Citizens accuse Lebanon’s Hezbollah of aiding government to ‘rob their livelihoods’

A demonstrator takes part in an anti-government protest in the southern city of Nabatiyeh, Lebanon October 21, 2019. (Reuters)
Updated 03 November 2019

Citizens accuse Lebanon’s Hezbollah of aiding government to ‘rob their livelihoods’

  • The Hezbollah movement saw demonstrations criticising the party and revered leader Hasan Nasrallah
  • Citizens accused the party of providing political cover for a corrupt government that they say has robbed people of their livelihoods

BEIRUT: When mass anti-government protests engulfed Lebanon, a taboo was broken as strongholds of the Hezbollah movement saw demonstrations criticising the party and revered leader Hasan Nasrallah.
On live TV and in protest sites, citizens accused the party of providing political cover for a corrupt government that they say has robbed people of their livelihoods.
This shattered the myth of absolute acquiesence among Hezbollah's popular base, baffling even those who hail from the movement's strongholds.
"No one ever expected that in any of these areas in south Lebanon we would hear a single word against Nasrallah," or Amal Movement leader Nabih Berri, said Sara, a 32-year-old activist who participated in protests in the southern city of Nabatiyeh.
"It's unbelievable," the activist added, asking to use a pseudonym due to security concerns.
The Iran-backed movement is a major political player that took 13 seats in the country's May 2018 parliamentary elections and secured three cabinet posts.
It helped its Christian ally Michel Aoun assume the presidency in 2016 and has since backed his government despite popular dissatisfaction that peaked last week following protests over taxes, corruption and dire economic conditions.
South Lebanon - a bastion of the powerful Shiite movement  - was not spared.
Protests have been reported in the cities of Nabatiyeh, Bint Jbeil, and Tyre, where Hezbollah and its political affiliate the Amal Movement hold sway.
With the exception of Tyre, they were not as big as other parts of the country.
But "the novelty here is that some of these protesters are party loyalists," said Sara.
"They support Hezbollah, but they are suffocating."
But anti-government protests that started in Beirut on October 17 and quickly spread across the country left no politician unscathed, not even the Hezbollah leader.
"All of them means all of them, Nasrallah is one of them," protesters chanted in Beirut.
Criticism of Nasrallah even aired on the Hezbollah-run Al-Manar TV, in a scene that was previously unfathomable for watchers of the movement's propaganda arm.
In a live interview from central Beirut, one protester urged Nasrallah to "look after his people in Lebanon" instead of focusing on regional enterprises like Syria, where he has deployed fighters to defend President Bashar Al-Assad's regime.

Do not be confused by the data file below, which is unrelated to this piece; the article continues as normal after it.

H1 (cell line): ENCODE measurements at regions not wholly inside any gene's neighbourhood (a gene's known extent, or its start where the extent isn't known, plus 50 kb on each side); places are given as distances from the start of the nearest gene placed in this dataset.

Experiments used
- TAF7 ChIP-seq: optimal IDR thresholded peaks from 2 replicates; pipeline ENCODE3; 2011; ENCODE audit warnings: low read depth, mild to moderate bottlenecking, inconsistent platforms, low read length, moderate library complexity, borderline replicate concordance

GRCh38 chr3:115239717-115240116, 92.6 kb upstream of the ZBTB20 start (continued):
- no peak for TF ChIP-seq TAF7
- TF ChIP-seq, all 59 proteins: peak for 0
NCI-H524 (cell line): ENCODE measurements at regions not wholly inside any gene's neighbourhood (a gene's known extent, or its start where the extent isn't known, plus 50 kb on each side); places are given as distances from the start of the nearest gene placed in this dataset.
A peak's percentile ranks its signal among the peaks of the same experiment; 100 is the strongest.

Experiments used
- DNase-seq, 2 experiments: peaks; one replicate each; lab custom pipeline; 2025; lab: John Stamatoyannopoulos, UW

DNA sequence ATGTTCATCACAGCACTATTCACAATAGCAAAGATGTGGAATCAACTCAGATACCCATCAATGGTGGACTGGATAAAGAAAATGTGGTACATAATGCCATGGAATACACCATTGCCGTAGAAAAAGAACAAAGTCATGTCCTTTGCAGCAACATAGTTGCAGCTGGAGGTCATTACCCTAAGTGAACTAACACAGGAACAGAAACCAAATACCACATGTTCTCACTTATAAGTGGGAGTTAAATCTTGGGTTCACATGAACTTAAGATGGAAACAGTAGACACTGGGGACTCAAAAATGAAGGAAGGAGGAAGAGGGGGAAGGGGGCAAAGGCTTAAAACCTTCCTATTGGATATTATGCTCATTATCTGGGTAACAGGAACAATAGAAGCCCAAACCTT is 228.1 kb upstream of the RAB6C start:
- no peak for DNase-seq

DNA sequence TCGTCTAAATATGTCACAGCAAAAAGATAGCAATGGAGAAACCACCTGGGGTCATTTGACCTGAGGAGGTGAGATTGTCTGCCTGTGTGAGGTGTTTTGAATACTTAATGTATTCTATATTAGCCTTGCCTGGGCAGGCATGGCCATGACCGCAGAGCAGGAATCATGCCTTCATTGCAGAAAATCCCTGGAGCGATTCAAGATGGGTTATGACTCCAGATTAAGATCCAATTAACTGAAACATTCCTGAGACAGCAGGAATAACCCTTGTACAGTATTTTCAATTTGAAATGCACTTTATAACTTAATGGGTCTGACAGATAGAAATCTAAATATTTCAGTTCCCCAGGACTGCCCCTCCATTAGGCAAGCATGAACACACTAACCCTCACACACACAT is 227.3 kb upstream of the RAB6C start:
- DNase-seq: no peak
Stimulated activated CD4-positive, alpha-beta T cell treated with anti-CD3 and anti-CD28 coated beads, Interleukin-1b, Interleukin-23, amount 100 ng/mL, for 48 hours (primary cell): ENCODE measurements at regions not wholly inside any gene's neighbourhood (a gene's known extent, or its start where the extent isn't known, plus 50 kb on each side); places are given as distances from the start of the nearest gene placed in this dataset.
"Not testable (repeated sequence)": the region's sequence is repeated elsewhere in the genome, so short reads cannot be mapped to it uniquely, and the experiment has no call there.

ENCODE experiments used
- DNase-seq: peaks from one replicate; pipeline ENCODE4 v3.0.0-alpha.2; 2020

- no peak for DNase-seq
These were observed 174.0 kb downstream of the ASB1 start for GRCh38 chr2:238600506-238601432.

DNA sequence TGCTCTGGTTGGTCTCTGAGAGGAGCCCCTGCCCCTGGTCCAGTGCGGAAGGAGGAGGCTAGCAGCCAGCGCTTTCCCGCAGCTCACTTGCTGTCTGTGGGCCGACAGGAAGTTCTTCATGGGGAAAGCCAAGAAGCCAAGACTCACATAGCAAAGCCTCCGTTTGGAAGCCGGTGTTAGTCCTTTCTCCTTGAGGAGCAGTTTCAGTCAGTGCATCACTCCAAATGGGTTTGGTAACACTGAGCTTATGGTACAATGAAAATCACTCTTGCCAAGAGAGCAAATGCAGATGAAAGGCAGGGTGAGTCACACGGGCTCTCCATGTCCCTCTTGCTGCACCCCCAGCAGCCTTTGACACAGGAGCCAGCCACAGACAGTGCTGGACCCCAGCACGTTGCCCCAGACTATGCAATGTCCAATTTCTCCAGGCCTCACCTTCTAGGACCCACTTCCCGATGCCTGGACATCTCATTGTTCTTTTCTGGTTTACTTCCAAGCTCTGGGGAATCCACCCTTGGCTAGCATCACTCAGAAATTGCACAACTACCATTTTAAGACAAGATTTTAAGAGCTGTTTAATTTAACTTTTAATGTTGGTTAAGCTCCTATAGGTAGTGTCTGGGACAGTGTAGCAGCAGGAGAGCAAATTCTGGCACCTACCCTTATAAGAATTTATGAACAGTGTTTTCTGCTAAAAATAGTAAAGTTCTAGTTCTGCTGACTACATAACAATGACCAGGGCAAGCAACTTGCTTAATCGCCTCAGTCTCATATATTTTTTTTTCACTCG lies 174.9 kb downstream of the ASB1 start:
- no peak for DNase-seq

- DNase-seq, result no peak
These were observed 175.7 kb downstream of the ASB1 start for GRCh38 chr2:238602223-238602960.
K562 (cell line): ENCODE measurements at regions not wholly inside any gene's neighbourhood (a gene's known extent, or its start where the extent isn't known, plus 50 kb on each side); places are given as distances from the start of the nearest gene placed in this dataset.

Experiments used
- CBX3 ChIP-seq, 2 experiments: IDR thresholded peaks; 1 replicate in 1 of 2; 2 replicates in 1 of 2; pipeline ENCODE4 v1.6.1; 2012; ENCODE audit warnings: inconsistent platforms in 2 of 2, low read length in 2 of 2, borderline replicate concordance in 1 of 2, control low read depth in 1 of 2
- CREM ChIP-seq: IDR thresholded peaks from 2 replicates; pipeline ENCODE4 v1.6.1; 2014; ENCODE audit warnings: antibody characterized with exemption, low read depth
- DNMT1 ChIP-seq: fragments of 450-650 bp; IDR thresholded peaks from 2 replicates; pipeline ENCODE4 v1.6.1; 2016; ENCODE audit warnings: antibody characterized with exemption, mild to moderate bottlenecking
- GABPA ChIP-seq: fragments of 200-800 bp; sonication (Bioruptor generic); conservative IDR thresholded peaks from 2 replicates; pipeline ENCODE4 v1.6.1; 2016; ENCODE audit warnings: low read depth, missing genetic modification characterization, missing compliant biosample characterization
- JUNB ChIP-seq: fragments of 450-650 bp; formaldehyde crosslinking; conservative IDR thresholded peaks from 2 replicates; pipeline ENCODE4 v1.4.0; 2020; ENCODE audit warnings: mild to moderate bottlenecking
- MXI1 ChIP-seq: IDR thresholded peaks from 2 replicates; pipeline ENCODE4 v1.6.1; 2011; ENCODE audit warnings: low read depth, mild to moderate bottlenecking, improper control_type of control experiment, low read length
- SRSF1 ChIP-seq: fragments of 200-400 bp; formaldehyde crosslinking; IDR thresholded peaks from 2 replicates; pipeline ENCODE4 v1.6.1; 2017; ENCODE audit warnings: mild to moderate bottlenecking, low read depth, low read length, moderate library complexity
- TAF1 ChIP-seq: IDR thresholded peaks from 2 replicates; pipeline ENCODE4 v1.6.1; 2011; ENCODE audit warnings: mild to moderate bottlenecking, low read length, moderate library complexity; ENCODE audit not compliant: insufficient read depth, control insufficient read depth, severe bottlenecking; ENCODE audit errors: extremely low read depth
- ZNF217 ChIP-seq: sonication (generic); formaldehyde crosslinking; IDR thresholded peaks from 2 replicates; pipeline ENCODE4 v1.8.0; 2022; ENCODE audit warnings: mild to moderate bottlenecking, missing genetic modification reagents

Nasrallah acknowledged the mounting criticism against him in a speech on Saturday: "Curse me, I don't mind."
 


Haftar agrees to lift Libya oil blockade with conditions

Updated 4 min 35 sec ago

Haftar agrees to lift Libya oil blockade with conditions

  • Pro-Haftar groups supported by the Petroleum Facilities Guard blockaded key oilfields and export terminals on January 17

BENGHAZI: Libyan strongman Khalifa Haftar announced Friday a conditional lifting of a months-long blockade on oilfields and ports by his forces.
“We have decided to resume oil production and export on condition of a fair distribution of revenues” and guarantee they “will not be used to support terrorism,” he said on television.
Pro-Haftar groups supported by the Petroleum Facilities Guard blockaded key oilfields and export terminals on January 17 to demand what they called a fair share of hydrocarbon revenues.
The blockade, which has resulted in more than $9.8 billion in lost revenue, according to National Petroleum Company (NOC), has exacerbated electricity and fuel shortages in the country.
Dressed in his military uniform, Haftar said the command of his forces had “put aside all military and political considerations” to respond to the “deterioration of living conditions” in Libya, which has Africa’s largest oil reserves.
The announcement comes after hundreds of Libyans protested last week in the eastern city of Benghazi, one of Haftar’s strongholds, and other cities over corruption, power cuts and shortages in petrol and cash.
Protesting peacefully at first, protesters on Sunday set fire to the headquarters of the parallel eastern government in Benghazi and attacked the police station in Al-Marj.
Police officers fired live ammunition to disperse them in Al-Marj, leaving at least one dead and several wounded, according to witnesses and the UN mission in Libya.
Libya has been in chaos since a NATO-backed uprising toppled and killed longtime dictator Muammar Qaddafi in 2011.
The country’s oil revenues are managed by the NOC and the central bank, both based in Tripoli, which is also the seat of Libya’s internationally recognized Government of National Accord (GNA).
Haftar runs a rival administration based in the country’s east.
Haftar— who has the backing of Egypt, the UAE and Russia — launched an offensive against Tripoli in April last year.
After 14 months of fierce fighting, pro-GNA forces backed by Turkey expelled his troops from much of western Libya and pushed them to Sirte, the gateway to Libya’s rich oil fields and export terminals.